Lesson 1: Formative assessment to check for understanding using questions we’ve revisited as part of our ‘do now’ retrieval quizzes. I then used this information to inform which aspects of the topic I emphasised in the next lesson
Lesson 2: Feedback and modelling creating a plan for the essay as well as going through the essay structure I wanted them to use
Lesson 3: Planning lesson where pupils work through their plans and I move around the room supporting, add comments in books etc.
Lesson 4: Writing essays
Within these lessons I wanted to focus particularly on how I could balance those in my class who grasped the topic quickly, understood the premise of the essay and wanted to ‘get on with it’ as well as supporting those who needed more guided support at each stage. I decided that the way I wanted to do this was through heavy scaffolding at the start of the lesson and then circulating whilst pupils worked so I could see who needed further support and also expand answers through questioning.
Act and Observe
As we worked though these lessons I noticed that there were points where the vast majority of the class were looking at me confused, so I started my explanation over, giving pupils the chance to either work independently or listen again. Additionally, I noticed that rather predictably, the confidence level of some of my pupils didn’t match their actual writing! This wasn’t surprising, but focusing on checking as I moved around the room helped me to deal with this as it arose rather than whilst marking.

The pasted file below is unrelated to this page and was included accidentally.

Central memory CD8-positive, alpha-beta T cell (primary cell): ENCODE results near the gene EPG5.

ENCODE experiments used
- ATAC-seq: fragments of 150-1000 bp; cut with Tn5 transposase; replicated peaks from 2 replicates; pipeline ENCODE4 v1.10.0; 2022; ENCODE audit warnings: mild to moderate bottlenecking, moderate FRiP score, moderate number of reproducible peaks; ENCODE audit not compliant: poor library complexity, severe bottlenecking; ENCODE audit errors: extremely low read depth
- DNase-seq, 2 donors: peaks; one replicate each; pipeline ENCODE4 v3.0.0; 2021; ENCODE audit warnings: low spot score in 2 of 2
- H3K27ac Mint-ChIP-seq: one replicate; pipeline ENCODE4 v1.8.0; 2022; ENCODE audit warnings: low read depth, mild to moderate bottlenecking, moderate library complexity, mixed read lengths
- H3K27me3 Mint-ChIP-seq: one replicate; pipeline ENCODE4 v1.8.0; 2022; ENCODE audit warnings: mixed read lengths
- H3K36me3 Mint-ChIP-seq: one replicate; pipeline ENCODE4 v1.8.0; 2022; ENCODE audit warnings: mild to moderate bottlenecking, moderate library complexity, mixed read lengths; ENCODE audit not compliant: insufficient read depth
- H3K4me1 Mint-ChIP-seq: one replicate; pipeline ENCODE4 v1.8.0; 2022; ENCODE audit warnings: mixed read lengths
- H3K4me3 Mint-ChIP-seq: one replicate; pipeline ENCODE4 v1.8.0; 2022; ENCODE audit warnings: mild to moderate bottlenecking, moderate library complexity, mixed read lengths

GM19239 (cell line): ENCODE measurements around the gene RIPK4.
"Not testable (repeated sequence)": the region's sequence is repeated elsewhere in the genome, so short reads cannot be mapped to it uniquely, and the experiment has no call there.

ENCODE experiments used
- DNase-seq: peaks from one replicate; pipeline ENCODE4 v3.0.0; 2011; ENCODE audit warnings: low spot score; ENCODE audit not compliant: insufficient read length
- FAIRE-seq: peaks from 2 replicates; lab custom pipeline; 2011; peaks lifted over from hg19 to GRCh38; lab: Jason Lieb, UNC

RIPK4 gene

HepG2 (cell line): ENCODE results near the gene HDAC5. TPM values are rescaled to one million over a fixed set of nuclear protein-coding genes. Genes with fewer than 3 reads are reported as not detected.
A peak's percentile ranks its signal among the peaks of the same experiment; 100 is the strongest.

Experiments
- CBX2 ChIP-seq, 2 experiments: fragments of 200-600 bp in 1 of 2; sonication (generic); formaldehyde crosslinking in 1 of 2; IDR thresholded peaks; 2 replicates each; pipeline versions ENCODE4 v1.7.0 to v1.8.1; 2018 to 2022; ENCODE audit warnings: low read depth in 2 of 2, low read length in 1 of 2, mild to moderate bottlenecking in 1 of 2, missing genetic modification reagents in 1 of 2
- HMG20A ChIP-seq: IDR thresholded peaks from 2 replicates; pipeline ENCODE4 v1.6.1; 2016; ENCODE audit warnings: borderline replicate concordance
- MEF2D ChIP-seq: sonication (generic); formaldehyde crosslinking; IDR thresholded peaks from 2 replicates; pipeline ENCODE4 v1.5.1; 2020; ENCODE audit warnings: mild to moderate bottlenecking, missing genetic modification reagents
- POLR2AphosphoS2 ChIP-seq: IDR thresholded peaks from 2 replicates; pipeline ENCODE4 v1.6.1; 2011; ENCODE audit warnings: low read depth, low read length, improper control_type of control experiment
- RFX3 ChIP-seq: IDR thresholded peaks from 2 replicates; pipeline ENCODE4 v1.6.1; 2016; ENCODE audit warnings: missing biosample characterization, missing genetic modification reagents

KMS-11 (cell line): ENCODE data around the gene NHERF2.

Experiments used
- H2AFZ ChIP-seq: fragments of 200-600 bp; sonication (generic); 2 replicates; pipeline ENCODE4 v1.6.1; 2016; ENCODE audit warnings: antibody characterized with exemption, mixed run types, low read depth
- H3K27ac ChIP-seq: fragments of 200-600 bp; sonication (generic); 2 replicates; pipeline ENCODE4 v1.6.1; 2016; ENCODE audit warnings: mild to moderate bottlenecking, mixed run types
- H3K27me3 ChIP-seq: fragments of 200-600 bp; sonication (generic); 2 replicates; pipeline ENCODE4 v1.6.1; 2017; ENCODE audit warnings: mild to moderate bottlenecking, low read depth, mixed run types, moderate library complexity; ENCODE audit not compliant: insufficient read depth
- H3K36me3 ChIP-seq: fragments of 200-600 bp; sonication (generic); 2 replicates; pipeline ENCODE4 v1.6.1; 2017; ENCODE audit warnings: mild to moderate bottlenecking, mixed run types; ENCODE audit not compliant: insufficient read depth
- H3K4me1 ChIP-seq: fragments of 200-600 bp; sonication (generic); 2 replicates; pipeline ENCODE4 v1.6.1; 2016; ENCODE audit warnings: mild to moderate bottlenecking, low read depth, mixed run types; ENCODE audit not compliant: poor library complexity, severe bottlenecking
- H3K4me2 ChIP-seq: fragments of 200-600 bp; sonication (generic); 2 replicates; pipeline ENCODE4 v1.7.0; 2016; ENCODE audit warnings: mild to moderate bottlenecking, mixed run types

I asked a fellow history teacher to observe a lesson to get their views on whether pupils seemed clear and confident whilst they worked. It just so happened that they were able to drop in during the writing lesson so they could see the work pupils had done in their books and give me feedback on the entire process. This was useful and helped me tweak what I’d do next time.
The key things I'm taking away from this process of action research is just how much you pick up by constantly moving around the classroom with a specific focus. I was knackered at the end of each lesson and my watch confirmed that I was doing lots of steps! I move around the room during most lessons, but having an emphasis on this gave me so much more information (and retrospectively made me wonder about what I've missed in previous lessons). Additionally, I will appreciate just how complex a process preparing pupils for extended writing is and ensure that I give their next essay a similar level of attention.
The point I’m trying to make is that focusing on what we are already doing within a model of action can improve teaching. By using Kemmis and McTaggart's (2005) model we are structuring a process of thought for ourselves and allowing for a more intentional reflection on our actions. I’d use this process when introducing something new, but the example I’ve shared here shows that it’s also effective in looking at our current practice.
Education is fast moving and there are always lots of new ideas. This is fabulous in many ways, but its also important to focus on the small, micro level research that we can undertake into our own practice using action research.
Brown, C., Zhang, D., Xu, N., & Corbett, S. (2018). Exploring the impact of social relationships on teachers' use of research: A regression analysis of 389 teachers in England International Journal of Educational Research, 89, 36-46.
Cain, T., Brindley, S., Brown, C., Jones, G., & Riga, F. (2019). Bounded decision-making, teachers reflection and organisational learning: How research can inform teachers and teaching British Educational Research Journal, 45(5), 1072-1087.
Elliott, J. (1991). Action Research For Educational Change Open University Press.
Kemmis, S., & McTaggart, R. (2005). Participatory Action Research: Communicative Action and the Public Sphere. In N. K. Denzin & S. Lincoln (Eds.), he Sage handbook of qualitative research. Sage Publications
Townsend, A. (2013). Action Research; The Challenges of Understanding and Changing Practice. Open University Press.